2018 NICE Clinical Knowledge Summaries

3929. Bipolar disorder: Scenario: Primary care management

behavioural therapy) may be offered. For more information, see the CKS topic on . Secondary care will usually: Monitor the person's physical health, mental health, and the effects of antipsychotic drug treatment for at least the first 12 months, or until the person's condition has stabilized. Encourage the person to make a lasting power of attorney, so that a trusted person or an advocate can express the person's point of view as expressed in the advanced statement or statement of wishes and feelings (...) offered appropriate psychological interventions that have either been developed specifically for bipolar disorder, or in-line with those recommended for the management of depression. For further information, see the CKS topic on . Monitoring the person's mood, and if necessary, following crisis plans developed in secondary care and liaising with secondary care specialists. For more information, see the section on . Reviewing the person's physical health, mental health, and medication at least annually

2018 NICE Clinical Knowledge Summaries

3930. Bipolar disorder: Antipsychotics

(for example erythromycin), and tricyclic antidepressants, may have a synergistic effect on the QT interval. Avoid co-prescribing drugs that prolong the QT interval. These drugs are contraindicated with haloperidol, sertindole, or pimozide therapy. Diuretics may cause hypokalaemia, which may increase the risk of arrhythmias; monitor potassium levels in people taking diuretics. Azole antifungals Azole antifungals may increase levels of some antipsychotics, for example: Aripiprazole levels are predicted (...) requiring a change in the dose of their antipsychotic or a change of drug should be referred to specialist mental health services, or that specialist advice should be sought. When discontinuing antipsychotics, the dose should be reduced gradually over at least 4 weeks if the person is continuing with other antimanic drugs. If the person is not continuing with other antimanic drugs or if there is a history of manic relapse, a withdrawal period of up to 3 months should be considered. [ ] How should I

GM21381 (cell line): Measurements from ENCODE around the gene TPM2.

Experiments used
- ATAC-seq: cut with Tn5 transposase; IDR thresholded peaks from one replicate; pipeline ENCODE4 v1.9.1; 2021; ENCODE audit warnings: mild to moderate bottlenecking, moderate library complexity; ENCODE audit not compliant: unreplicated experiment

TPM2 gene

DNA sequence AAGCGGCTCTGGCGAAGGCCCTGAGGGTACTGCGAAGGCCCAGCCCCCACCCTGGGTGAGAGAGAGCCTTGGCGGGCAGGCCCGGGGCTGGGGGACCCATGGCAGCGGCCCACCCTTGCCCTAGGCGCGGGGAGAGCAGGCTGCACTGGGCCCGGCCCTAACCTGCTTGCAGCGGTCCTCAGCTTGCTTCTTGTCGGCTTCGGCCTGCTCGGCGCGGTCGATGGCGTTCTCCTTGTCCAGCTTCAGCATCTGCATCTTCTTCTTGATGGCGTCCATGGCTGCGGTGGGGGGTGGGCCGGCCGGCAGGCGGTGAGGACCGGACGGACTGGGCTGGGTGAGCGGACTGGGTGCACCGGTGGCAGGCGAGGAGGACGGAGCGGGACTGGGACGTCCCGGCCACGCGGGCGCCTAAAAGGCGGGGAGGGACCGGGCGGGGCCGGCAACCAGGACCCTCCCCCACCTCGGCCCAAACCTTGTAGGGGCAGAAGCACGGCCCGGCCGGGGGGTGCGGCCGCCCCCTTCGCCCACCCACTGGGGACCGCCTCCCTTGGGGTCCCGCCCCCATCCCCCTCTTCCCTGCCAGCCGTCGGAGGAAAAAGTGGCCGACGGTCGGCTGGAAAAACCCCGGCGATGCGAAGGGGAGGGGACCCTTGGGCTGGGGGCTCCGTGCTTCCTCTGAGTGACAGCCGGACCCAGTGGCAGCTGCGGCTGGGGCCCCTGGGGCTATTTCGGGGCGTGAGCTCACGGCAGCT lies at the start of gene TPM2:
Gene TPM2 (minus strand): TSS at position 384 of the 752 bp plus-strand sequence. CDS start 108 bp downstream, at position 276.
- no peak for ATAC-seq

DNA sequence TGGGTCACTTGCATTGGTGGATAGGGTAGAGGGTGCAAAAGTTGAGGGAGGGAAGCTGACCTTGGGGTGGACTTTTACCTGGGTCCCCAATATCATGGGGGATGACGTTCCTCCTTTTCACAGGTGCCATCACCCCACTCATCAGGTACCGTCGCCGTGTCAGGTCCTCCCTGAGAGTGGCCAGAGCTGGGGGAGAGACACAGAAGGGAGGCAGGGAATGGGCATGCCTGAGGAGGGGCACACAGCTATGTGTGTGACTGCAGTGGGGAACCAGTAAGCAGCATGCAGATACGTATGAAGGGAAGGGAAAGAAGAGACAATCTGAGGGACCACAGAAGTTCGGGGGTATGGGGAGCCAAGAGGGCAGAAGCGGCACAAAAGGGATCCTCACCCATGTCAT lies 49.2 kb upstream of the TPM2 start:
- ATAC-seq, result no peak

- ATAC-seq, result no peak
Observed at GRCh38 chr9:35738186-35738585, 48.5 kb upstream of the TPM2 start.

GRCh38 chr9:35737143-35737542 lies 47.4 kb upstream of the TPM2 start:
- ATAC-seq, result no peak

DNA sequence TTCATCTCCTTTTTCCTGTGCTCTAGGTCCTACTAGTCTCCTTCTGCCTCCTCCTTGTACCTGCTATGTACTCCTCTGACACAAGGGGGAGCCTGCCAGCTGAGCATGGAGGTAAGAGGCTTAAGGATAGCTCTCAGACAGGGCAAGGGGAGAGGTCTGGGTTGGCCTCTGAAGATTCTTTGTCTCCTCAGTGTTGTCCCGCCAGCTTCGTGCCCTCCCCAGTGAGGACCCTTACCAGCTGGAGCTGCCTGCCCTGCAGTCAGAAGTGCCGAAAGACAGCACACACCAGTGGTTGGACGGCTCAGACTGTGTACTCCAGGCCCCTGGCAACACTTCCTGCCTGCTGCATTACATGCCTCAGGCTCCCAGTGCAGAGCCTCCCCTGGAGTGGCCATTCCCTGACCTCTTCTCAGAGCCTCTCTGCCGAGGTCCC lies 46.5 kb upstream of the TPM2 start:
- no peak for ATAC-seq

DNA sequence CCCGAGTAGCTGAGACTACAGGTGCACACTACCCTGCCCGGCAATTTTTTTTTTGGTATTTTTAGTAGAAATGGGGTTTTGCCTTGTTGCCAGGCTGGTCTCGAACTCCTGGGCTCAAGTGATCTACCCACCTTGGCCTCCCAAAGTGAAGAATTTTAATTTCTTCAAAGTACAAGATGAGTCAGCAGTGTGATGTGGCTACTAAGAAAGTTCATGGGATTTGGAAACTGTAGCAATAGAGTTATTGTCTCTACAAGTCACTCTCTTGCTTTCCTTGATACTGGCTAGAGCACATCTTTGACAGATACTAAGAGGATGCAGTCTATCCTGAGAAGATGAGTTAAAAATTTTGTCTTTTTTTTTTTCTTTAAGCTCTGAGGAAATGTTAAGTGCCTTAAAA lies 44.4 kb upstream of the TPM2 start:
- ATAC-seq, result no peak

2018 NICE Clinical Knowledge Summaries

3931. Benign paroxysmal positional vertigo

without treatment. An explanation that treatment may help the person's symptoms resolve more quickly should be offered. If the person prefers treatment, a particle repositioning manoeuvre, such as the Epley manoeuvre should be offered and Brandt-Daroff exercises considered. Symptomatic drug treatment is not usually helpful for people with BPPV. The person should be advised to return for follow up in 4 weeks if symptoms have not resolved in case BPPV has been incorrectly diagnosed. Admission (...) to hospital should be arranged if there is severe nausea and vomiting and an inability to tolerate oral fluids. Referral should be arranged to a medically qualified balance specialist (such as an ear, nose, and throat specialist, audiovestibular specialist physician, or care of the elderly physician with a special interest — depending on local protocol) if any of the following apply: The expertise to provide a canalith repositioning procedure (for example the Epley manoeuvre) is not available in primary